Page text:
Friday, September 22, 2006

Detective Novels

I don't read many private detective novels, mostly because they fail to depict reality. But, several years ago I visited Partners & Crime mystery bookstore on Greenwich Avenue in New York. I asked for any books about private investigators in New York City.

They pointed me to Lawrence Block's series on Matthew Scudder. Since that time, I've read them all, and enjoyed them. Some were better than others, of course. Familiar places made me feel like I was part of the stories. There were some locations, though, that I couldn't quite figure out.

Later, I met Block. He confessed that he made up some of the locations, a sort of composite.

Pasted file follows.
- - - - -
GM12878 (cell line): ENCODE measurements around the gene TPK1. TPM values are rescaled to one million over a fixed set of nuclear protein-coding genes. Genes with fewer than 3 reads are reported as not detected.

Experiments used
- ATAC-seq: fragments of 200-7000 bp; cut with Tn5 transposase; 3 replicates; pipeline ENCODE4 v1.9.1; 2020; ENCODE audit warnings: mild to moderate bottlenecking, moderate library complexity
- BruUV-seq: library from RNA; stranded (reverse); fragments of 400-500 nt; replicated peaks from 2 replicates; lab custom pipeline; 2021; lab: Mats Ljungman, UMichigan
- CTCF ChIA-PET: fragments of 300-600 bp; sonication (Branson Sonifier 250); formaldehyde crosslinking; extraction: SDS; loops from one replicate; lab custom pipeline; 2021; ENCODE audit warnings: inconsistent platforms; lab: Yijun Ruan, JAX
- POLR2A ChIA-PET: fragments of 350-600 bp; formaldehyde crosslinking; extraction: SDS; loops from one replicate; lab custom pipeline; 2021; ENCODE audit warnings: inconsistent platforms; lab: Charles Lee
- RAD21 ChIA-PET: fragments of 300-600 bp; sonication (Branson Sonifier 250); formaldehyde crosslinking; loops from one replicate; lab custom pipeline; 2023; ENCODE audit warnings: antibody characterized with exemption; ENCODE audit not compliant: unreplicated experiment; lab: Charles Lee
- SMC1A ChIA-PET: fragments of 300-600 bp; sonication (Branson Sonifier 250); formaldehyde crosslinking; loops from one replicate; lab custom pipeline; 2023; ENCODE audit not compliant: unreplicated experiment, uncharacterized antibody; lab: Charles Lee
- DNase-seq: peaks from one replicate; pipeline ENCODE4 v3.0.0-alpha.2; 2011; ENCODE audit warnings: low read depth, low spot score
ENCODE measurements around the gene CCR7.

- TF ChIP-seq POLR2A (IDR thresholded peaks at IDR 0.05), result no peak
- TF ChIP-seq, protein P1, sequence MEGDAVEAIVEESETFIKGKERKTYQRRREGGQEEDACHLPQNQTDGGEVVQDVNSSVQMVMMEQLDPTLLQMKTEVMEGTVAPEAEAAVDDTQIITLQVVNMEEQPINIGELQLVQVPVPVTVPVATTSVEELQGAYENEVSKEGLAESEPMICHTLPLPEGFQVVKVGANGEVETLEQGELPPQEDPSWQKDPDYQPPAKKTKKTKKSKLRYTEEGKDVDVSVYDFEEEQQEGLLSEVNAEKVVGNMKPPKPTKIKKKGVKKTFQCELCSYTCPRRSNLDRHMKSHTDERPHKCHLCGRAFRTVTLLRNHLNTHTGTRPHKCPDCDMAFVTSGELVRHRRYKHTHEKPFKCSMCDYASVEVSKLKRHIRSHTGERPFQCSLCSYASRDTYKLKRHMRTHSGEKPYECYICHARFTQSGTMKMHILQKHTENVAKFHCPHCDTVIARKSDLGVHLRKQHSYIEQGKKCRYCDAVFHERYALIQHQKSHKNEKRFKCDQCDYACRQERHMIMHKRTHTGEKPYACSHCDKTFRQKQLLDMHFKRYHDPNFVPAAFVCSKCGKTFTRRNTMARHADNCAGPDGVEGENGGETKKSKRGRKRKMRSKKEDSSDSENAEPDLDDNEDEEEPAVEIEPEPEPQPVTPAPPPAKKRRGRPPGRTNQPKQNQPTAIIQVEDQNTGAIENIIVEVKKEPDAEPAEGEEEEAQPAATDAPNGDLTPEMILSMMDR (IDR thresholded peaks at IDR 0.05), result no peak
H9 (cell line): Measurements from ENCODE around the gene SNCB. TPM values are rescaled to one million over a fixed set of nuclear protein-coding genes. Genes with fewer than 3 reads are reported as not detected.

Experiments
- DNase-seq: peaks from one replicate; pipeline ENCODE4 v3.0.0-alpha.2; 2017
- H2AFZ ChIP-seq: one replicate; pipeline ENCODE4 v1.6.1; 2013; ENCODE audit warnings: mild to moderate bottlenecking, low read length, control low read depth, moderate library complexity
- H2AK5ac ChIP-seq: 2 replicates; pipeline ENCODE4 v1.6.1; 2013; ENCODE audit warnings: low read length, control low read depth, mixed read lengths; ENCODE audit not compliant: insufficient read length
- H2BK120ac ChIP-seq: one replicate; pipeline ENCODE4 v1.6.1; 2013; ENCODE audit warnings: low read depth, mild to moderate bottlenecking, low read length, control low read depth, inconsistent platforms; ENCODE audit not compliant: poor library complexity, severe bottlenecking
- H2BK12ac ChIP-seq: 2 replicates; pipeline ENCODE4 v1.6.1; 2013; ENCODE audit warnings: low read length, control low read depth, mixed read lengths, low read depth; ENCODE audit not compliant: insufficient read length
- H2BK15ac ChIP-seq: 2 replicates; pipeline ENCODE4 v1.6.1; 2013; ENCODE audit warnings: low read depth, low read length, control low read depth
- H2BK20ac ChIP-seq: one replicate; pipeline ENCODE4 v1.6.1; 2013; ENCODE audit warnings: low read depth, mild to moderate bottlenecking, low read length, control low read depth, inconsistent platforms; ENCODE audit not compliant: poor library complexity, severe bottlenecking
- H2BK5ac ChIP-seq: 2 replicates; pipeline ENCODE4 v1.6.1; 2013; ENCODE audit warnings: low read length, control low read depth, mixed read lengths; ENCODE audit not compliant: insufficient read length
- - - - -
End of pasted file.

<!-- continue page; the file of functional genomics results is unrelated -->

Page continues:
The main difference between private detective novels and the real world is that the private detectives in these books usually work on criminal cases. Most private detectives don't work on criminal cases. Yes, there are some that specialize in criminal matters, but not that many. About 10% of our cases at Sherlock Investigations involve criminal matters.

Also, many private investigators don't carry guns. Those who are ex-cops sometimes do, but even some of them have hung up their weapons. I stopped carrying a pistol years ago, before I actually shot someone.

In most states, private detectives aren't allowed to carry badges. Along that line, in Massachusetts, where I'm also licensed, we're called Private Detectives. New York, though, thinks that "detective" sounds too official, so we're called Private Investigators here.

Private detective novels are often a fun read, but just don't believe everything you read.

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